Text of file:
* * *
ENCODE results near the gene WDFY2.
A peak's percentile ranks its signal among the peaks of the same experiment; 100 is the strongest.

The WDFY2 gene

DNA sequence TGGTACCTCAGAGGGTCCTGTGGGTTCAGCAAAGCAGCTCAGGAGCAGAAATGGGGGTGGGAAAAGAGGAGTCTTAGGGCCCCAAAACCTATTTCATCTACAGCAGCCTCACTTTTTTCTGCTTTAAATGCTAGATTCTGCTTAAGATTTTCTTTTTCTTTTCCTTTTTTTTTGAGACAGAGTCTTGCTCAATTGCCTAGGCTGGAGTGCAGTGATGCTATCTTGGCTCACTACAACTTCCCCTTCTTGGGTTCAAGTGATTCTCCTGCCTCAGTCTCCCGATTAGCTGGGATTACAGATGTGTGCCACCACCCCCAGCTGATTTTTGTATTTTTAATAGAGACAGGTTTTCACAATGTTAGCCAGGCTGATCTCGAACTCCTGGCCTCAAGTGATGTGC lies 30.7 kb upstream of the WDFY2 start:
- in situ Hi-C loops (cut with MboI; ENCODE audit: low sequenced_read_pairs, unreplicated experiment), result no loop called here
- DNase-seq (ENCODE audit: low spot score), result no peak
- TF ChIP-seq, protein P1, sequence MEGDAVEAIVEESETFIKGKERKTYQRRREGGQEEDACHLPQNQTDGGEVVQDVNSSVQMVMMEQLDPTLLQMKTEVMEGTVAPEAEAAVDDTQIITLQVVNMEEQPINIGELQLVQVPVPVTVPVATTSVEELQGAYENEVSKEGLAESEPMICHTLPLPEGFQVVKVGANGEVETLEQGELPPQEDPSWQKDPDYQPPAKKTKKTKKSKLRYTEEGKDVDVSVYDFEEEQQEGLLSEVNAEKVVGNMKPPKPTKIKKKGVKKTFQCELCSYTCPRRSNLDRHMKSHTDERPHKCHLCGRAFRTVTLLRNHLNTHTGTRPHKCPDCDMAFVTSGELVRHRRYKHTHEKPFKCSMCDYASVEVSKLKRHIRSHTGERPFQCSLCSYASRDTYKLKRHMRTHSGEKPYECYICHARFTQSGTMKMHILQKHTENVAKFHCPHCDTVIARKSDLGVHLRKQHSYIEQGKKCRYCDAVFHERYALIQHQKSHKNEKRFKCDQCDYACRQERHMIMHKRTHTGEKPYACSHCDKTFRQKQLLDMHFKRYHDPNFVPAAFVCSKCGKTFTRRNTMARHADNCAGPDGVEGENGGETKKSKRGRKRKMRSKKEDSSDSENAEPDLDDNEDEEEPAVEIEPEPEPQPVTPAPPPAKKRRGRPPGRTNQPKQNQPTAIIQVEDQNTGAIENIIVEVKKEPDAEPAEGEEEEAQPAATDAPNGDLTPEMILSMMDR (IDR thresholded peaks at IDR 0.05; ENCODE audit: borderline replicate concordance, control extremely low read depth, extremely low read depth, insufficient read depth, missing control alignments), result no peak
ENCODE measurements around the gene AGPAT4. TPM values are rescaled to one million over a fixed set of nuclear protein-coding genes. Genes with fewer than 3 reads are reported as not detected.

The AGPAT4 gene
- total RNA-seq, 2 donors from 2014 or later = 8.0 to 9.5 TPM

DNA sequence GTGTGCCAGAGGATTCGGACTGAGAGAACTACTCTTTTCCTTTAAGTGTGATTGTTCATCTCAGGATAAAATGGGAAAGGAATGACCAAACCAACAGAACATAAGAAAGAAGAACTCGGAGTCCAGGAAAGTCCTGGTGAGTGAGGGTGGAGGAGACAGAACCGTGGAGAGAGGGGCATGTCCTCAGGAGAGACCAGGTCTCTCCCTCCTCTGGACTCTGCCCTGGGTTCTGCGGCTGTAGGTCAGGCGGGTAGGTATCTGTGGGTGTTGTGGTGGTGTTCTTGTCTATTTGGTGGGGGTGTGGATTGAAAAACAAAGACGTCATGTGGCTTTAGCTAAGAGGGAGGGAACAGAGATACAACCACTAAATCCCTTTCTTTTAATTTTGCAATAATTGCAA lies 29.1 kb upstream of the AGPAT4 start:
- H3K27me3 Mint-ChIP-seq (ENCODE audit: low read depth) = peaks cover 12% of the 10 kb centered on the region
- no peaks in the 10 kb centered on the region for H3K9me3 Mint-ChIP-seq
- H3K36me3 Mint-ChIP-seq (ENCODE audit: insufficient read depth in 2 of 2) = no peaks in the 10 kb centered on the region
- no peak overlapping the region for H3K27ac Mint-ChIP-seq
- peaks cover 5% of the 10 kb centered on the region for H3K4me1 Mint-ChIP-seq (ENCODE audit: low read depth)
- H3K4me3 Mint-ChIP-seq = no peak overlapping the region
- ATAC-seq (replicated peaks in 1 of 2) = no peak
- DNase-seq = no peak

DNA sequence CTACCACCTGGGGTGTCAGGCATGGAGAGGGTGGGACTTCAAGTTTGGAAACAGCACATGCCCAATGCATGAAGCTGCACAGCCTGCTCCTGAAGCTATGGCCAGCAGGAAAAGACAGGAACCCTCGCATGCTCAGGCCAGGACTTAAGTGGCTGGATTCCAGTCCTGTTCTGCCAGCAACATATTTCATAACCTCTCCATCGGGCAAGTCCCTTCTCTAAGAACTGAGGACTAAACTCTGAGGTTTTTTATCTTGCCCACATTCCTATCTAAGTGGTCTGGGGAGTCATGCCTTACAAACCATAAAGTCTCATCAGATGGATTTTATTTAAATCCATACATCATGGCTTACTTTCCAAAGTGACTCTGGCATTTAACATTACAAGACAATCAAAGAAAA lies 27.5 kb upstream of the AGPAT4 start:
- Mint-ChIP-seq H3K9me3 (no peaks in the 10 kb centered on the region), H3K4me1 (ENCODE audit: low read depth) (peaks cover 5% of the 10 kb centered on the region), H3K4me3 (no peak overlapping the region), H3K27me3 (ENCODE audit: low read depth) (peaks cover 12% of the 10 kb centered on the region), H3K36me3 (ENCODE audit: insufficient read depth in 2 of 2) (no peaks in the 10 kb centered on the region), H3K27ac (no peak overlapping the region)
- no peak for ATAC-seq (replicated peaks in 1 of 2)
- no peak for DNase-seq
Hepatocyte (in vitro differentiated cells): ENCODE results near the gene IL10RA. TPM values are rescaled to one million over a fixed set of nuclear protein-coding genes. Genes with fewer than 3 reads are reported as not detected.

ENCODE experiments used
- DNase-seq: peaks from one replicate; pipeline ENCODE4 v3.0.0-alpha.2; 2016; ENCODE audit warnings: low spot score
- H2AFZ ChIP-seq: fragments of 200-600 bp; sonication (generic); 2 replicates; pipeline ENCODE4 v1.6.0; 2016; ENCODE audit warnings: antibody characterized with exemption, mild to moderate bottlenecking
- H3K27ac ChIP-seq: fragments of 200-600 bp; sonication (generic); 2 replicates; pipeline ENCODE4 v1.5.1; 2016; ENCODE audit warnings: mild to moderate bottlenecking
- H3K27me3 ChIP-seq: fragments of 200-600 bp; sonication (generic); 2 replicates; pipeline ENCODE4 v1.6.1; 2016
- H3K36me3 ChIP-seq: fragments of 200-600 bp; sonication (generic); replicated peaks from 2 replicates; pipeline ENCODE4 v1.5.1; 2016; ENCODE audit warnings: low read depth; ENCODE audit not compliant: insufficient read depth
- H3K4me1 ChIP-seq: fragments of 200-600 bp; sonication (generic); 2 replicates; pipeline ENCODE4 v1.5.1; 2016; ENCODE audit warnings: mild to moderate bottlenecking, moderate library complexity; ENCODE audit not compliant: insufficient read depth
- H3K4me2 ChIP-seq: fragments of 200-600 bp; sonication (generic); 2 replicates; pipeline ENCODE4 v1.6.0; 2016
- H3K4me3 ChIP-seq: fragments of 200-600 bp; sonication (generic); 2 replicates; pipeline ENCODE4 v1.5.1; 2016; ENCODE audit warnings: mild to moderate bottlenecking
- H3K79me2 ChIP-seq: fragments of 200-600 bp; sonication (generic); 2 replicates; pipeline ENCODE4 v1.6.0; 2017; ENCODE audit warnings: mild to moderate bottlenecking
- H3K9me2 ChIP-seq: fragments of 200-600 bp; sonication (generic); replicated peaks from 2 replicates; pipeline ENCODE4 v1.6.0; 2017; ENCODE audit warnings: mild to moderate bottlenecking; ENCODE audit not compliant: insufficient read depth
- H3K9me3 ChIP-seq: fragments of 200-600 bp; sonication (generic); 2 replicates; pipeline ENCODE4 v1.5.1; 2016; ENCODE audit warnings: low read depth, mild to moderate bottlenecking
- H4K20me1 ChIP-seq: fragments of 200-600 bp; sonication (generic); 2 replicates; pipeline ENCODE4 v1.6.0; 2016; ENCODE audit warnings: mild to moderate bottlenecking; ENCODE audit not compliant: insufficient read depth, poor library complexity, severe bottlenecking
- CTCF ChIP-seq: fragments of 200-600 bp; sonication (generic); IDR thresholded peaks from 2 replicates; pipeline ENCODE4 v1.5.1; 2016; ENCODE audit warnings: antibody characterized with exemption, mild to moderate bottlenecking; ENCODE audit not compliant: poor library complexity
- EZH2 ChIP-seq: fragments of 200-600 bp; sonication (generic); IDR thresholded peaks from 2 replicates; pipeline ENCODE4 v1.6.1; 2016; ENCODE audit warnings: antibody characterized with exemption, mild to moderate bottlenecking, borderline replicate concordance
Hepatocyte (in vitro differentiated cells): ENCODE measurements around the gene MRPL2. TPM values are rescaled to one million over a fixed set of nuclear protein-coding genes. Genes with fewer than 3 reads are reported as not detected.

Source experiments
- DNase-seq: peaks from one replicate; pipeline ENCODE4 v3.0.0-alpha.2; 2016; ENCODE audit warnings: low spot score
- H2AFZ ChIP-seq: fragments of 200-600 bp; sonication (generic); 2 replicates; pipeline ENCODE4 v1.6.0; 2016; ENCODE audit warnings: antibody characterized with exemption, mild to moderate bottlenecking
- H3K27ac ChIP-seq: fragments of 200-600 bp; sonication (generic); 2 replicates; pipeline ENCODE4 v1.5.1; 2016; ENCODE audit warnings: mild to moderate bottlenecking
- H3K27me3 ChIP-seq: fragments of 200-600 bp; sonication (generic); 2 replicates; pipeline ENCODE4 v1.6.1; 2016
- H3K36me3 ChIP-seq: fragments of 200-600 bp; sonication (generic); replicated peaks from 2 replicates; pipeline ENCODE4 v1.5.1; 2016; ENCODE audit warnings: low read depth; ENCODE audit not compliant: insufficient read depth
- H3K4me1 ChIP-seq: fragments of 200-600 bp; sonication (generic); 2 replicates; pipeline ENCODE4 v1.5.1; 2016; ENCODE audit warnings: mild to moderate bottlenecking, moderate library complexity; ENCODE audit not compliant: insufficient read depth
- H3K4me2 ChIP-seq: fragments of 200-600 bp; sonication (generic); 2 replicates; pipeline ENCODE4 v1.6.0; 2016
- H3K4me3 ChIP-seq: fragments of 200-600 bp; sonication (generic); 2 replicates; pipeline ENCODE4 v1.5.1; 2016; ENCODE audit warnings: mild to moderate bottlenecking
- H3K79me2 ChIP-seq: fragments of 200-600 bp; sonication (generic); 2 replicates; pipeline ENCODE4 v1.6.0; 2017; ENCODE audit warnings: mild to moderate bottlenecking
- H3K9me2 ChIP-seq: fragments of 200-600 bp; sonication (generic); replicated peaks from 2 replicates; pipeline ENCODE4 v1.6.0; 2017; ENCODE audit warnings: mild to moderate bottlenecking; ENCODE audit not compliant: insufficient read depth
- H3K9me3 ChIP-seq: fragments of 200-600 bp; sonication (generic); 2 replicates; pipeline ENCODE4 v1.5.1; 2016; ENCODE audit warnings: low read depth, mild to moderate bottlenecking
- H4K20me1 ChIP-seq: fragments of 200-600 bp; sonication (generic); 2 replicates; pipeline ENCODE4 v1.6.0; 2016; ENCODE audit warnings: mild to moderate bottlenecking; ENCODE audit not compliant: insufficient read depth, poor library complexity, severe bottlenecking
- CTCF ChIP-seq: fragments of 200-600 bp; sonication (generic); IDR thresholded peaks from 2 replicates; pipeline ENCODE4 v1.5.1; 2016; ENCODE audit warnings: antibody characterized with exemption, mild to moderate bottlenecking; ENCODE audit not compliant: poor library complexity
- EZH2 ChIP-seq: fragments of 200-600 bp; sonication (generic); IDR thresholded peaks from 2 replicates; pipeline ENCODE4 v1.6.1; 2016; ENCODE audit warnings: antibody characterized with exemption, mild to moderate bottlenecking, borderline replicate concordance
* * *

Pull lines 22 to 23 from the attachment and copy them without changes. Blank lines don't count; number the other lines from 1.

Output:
- no peak for ATAC-seq (replicated peaks in 1 of 2)
- no peak for DNase-seq